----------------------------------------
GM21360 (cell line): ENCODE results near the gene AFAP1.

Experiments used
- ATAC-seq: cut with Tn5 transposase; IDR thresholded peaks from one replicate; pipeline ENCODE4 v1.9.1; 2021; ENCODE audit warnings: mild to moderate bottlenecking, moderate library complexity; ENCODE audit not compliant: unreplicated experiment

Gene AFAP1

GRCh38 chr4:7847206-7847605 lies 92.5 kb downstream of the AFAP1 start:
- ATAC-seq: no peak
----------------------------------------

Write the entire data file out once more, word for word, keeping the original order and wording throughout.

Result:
GM21360 (cell line): ENCODE results near the gene AFAP1.

Experiments used
- ATAC-seq: cut with Tn5 transposase; IDR thresholded peaks from one replicate; pipeline ENCODE4 v1.9.1; 2021; ENCODE audit warnings: mild to moderate bottlenecking, moderate library complexity; ENCODE audit not compliant: unreplicated experiment

Gene AFAP1

GRCh38 chr4:7847206-7847605 lies 92.5 kb downstream of the AFAP1 start:
- ATAC-seq: no peak